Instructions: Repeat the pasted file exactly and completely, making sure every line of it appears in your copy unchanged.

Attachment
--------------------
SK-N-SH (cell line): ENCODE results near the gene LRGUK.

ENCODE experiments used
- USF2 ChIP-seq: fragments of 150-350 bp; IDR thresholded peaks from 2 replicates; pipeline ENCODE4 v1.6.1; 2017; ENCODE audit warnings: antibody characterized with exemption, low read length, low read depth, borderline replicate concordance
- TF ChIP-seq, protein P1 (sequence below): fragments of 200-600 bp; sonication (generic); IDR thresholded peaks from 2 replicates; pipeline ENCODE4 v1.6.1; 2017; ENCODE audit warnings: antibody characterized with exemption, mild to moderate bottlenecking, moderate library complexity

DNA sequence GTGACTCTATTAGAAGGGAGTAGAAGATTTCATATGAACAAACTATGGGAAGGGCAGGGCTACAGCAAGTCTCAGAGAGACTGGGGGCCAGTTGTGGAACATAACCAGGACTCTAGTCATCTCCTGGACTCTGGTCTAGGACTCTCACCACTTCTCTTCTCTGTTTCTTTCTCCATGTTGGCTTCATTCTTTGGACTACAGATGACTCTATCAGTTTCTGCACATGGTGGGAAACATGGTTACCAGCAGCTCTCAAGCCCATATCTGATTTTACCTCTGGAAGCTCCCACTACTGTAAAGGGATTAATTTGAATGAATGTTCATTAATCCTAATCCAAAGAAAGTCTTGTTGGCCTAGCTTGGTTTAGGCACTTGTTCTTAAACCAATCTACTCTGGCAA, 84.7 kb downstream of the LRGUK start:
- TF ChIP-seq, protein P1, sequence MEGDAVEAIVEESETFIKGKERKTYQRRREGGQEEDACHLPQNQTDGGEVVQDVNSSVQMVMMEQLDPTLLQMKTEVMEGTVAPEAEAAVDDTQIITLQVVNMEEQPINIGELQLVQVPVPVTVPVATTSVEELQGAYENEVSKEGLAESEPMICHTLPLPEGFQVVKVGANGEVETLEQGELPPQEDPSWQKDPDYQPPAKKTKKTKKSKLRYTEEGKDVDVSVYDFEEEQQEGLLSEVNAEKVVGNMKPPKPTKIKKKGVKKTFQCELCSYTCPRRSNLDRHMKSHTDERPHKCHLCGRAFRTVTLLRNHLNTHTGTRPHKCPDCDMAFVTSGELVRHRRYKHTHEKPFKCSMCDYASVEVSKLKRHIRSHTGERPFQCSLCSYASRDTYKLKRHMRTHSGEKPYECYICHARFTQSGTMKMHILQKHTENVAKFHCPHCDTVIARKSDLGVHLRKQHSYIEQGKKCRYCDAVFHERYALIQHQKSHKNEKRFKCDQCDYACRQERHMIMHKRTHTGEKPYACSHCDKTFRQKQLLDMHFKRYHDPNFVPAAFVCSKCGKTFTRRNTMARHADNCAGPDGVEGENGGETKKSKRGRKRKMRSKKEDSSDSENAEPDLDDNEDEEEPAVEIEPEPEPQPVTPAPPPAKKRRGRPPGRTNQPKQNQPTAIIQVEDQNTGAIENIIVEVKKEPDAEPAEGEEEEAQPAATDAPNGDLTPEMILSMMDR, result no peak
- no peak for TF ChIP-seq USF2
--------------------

SK-N-SH (cell line): ENCODE results near the gene LRGUK.

ENCODE experiments used
- USF2 ChIP-seq: fragments of 150-350 bp; IDR thresholded peaks from 2 replicates; pipeline ENCODE4 v1.6.1; 2017; ENCODE audit warnings: antibody characterized with exemption, low read length, low read depth, borderline replicate concordance
- TF ChIP-seq, protein P1 (sequence below): fragments of 200-600 bp; sonication (generic); IDR thresholded peaks from 2 replicates; pipeline ENCODE4 v1.6.1; 2017; ENCODE audit warnings: antibody characterized with exemption, mild to moderate bottlenecking, moderate library complexity

DNA sequence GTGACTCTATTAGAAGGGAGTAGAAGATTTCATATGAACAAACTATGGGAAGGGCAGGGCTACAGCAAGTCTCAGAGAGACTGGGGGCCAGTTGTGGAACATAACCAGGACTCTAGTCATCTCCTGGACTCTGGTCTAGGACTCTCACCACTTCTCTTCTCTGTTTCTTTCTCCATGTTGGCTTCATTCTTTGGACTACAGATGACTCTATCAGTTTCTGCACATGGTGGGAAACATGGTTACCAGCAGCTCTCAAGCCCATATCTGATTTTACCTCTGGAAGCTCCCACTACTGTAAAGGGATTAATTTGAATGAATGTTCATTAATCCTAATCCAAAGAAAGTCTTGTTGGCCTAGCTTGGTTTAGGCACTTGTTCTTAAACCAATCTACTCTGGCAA, 84.7 kb downstream of the LRGUK start:
- TF ChIP-seq, protein P1, sequence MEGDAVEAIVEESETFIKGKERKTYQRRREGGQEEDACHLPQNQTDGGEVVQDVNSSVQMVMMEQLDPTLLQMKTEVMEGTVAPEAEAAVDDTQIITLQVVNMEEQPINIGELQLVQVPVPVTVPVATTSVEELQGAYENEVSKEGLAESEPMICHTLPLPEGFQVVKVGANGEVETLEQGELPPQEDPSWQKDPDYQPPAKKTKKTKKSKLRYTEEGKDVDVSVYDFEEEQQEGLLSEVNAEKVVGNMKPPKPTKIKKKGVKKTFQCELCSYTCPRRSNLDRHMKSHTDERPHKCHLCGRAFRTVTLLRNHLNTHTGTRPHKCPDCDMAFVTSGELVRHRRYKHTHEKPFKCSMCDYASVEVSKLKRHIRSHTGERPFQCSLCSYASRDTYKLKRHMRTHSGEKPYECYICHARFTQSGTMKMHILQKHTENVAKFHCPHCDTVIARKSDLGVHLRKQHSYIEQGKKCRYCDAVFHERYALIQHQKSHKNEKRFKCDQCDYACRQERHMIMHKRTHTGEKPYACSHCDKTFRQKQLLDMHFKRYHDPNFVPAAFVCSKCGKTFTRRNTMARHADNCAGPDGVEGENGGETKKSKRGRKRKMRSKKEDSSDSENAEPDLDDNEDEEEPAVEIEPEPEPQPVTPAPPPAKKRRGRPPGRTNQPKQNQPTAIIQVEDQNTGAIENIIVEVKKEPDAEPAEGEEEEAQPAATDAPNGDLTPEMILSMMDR, result no peak
- no peak for TF ChIP-seq USF2